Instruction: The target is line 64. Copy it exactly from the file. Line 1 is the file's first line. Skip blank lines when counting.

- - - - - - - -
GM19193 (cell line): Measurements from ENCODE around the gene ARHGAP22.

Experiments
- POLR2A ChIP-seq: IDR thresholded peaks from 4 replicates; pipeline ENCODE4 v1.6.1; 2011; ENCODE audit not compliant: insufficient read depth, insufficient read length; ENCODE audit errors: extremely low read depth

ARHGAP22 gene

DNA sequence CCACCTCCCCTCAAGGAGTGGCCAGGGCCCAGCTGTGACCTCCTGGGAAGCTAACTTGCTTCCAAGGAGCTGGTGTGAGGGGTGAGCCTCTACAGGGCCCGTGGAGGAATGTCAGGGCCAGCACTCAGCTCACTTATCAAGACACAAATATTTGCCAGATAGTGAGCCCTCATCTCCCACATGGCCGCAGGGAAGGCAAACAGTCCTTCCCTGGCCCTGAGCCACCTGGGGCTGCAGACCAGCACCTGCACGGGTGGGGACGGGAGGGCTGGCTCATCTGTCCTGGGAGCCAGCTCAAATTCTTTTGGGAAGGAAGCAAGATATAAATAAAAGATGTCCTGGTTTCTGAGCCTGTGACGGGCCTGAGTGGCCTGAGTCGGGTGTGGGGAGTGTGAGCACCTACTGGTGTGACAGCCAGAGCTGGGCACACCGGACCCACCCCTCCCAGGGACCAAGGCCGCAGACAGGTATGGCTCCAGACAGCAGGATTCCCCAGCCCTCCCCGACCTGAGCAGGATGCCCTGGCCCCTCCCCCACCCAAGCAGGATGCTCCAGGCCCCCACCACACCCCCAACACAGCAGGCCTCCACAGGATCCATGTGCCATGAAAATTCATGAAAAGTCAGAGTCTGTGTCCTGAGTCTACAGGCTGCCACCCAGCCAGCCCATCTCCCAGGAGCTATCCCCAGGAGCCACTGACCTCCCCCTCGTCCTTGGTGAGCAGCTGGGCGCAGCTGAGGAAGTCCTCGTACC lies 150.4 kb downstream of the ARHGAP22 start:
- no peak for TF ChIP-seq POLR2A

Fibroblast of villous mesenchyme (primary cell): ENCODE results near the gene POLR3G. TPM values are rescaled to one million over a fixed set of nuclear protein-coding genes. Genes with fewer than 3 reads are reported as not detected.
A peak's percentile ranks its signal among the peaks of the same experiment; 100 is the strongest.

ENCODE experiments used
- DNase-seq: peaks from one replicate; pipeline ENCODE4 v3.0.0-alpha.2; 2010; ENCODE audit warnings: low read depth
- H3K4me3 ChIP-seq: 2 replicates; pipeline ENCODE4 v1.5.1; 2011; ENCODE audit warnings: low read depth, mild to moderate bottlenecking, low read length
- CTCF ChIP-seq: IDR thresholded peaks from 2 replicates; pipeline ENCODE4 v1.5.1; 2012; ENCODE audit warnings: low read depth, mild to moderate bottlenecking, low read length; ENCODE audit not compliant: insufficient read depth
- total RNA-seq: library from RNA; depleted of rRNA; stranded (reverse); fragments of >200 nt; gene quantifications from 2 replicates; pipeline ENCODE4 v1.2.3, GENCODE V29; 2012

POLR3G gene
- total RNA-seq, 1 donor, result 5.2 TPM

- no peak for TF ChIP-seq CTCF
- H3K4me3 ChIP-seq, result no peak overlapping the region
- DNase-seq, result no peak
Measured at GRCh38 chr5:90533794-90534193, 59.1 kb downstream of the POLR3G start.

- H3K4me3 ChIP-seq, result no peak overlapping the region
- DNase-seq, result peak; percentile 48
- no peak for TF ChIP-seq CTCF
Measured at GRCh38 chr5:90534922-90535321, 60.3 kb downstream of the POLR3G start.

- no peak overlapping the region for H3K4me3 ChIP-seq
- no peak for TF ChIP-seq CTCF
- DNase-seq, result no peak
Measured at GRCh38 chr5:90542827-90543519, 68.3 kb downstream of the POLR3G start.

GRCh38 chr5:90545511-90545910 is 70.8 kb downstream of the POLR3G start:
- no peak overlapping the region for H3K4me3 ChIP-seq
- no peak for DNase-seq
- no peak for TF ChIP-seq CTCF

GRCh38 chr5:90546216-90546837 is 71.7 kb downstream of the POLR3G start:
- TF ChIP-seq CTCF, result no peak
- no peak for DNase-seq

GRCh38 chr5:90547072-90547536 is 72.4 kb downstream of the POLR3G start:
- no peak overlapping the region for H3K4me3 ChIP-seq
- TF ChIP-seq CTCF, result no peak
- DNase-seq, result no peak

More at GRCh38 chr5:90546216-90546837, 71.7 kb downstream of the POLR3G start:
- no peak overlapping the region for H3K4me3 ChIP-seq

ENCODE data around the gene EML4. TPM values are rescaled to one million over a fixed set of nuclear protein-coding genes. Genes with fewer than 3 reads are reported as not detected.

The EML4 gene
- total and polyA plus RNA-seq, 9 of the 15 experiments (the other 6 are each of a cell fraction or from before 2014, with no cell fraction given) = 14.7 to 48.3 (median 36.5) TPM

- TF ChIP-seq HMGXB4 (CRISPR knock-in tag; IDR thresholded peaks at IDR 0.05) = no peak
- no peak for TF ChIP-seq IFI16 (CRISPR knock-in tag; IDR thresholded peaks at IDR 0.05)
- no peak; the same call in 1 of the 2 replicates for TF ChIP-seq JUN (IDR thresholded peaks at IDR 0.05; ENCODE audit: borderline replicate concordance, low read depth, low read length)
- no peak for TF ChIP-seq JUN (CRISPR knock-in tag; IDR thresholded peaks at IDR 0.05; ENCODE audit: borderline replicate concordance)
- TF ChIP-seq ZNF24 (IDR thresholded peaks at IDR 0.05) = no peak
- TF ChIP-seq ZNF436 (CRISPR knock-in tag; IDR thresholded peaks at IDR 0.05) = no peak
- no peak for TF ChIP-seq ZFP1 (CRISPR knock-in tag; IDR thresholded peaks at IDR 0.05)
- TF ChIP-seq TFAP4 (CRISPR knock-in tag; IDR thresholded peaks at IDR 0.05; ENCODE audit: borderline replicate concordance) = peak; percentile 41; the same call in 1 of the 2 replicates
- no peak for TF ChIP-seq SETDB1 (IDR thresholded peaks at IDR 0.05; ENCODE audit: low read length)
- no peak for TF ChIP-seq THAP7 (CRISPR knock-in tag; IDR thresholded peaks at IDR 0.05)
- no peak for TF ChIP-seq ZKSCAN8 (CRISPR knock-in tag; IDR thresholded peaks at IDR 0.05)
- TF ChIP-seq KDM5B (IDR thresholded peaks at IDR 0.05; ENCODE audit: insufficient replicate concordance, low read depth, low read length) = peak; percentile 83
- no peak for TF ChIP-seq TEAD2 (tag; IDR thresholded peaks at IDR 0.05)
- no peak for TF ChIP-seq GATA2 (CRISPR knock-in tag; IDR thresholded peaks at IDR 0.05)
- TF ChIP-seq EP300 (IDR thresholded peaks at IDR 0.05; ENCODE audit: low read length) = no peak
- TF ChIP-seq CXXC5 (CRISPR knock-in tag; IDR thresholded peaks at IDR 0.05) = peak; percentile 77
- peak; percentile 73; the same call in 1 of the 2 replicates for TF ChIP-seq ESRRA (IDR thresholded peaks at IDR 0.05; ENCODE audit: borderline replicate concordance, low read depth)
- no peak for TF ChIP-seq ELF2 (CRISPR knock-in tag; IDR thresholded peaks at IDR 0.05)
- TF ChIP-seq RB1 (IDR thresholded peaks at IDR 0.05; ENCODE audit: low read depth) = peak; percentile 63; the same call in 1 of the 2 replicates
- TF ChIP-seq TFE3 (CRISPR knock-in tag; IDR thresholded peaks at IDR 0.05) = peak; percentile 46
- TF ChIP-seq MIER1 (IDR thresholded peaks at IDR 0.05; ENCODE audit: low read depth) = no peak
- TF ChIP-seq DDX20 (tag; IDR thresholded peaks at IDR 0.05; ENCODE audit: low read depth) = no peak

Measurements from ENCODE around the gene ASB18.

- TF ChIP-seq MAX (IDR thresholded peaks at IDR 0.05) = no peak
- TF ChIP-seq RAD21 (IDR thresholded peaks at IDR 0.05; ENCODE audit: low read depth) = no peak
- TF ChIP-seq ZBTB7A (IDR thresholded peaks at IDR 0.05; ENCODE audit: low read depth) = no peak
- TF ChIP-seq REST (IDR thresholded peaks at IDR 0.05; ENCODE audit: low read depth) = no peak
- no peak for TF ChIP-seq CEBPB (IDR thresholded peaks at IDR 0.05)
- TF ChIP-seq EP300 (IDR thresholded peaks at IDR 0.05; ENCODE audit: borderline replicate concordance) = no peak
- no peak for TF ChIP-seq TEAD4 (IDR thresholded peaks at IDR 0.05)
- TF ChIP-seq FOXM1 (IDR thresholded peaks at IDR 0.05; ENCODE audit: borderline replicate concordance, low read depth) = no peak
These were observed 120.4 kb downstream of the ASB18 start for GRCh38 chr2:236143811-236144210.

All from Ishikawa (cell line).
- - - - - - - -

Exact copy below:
- TF ChIP-seq MIER1 (IDR thresholded peaks at IDR 0.05; ENCODE audit: low read depth) = no peak